Monday, November 24, 2008

$900 Million Typo

Last week, I blogged about an error made by a government lawyer (later characterized by the government as a "typo") that nearly cost the government $200 million. But how would you like to be the lawyer responsible for a screw-up that cost your client $900 million?

It's an old case, but last week's incident reminds me of InverWorld v. Commissioner, a D.C. Circuit case from the 1990s. InverWorld, Ltd., a Cayman Islands corporation, didn't think it owed any U.S. taxes because it didn't think it conducted any trade or business in the U.S. The IRS, apparently believing that InverWorld had enough U.S. contact that it owed U.S. taxes, sent the company a notice that it owed $45 million in withholding taxes (i.e., FICA taxes on InverWorld employee income) and a separate notice that it had also owed several hundred million in corporate income tax.

Lawyers at InverWorld filed a timely petition to contest the assessment of withholding taxes, but said nothing about the notice that the company owed corporate income taxes. The IRS therefore proceeded to assess the company for the corporate income taxes. With interest and penalties thrown in, the amount owed was $900 million. The IRS sent InverWorld a bill.

At this point, the company woke up and said that it was also contesting its corporate income tax bill. But guess what? The time to contest that amount (measured from the original notice) had expired. And the court ruled that the petition contesting the assessment of withholding taxes was insufficient to contest the income taxes. So, the court said to InverWorld, no process for you -- kindly pony up the $900 million that you don't think you owe.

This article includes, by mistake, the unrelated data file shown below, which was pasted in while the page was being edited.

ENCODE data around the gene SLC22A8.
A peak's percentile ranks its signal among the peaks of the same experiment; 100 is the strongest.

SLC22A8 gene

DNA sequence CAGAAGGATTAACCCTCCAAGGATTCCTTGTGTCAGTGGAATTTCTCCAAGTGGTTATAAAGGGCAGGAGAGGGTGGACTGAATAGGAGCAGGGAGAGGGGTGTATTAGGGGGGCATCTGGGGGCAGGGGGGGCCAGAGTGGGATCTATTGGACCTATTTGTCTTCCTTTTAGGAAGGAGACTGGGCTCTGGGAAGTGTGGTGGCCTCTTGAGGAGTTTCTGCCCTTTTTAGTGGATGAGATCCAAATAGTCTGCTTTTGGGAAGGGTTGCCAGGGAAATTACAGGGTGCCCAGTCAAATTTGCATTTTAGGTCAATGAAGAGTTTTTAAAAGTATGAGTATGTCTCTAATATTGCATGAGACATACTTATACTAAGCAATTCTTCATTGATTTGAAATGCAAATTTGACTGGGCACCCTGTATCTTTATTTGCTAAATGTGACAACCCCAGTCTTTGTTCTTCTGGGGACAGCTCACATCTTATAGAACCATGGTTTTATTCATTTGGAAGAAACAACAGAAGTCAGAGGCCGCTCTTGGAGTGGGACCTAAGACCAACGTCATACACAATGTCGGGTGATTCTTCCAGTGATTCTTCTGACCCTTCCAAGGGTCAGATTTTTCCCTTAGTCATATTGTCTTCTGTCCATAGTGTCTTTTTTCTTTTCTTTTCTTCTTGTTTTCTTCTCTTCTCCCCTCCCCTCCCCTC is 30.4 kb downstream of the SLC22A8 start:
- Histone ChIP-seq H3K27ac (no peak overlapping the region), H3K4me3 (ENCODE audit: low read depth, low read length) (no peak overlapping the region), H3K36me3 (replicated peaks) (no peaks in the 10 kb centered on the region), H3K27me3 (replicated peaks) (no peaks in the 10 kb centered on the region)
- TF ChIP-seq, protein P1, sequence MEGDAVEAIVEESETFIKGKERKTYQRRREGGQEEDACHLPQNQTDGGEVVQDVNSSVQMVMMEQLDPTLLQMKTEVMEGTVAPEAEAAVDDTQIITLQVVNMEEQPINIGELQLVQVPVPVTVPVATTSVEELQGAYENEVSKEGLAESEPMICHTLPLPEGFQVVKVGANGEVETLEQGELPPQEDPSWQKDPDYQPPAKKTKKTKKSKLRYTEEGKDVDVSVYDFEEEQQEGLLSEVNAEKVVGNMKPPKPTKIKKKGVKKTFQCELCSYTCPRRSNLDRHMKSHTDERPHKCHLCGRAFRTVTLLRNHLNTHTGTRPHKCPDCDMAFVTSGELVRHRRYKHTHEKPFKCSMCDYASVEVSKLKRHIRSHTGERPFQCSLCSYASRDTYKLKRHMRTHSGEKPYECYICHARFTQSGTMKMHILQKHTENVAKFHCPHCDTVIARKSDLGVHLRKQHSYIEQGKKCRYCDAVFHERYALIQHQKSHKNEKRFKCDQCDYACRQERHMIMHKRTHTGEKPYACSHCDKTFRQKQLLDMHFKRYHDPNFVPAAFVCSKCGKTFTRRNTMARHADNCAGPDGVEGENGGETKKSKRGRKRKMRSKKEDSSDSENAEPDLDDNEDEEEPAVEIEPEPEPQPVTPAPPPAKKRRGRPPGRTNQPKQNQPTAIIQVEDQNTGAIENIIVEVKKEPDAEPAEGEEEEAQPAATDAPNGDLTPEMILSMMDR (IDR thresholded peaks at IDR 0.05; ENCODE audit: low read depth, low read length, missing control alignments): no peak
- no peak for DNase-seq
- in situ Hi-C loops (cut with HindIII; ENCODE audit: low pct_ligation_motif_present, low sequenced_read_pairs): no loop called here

The case had a certain hypothetical quality about it, inasmuch as it seemed highly unlikely that InverWorld was actually going to pay the money in any event -- it was off in the Cayman Islands and I doubt the IRS would be able to get hold of any of the company's assets. So I'm guessing the company just vanished into the Caribbean mist and never actually paid the money.

Still, how would you like to be the lawyer who was responsible for a screw up that led to a $900 million judgment against your client? It pays to be careful.

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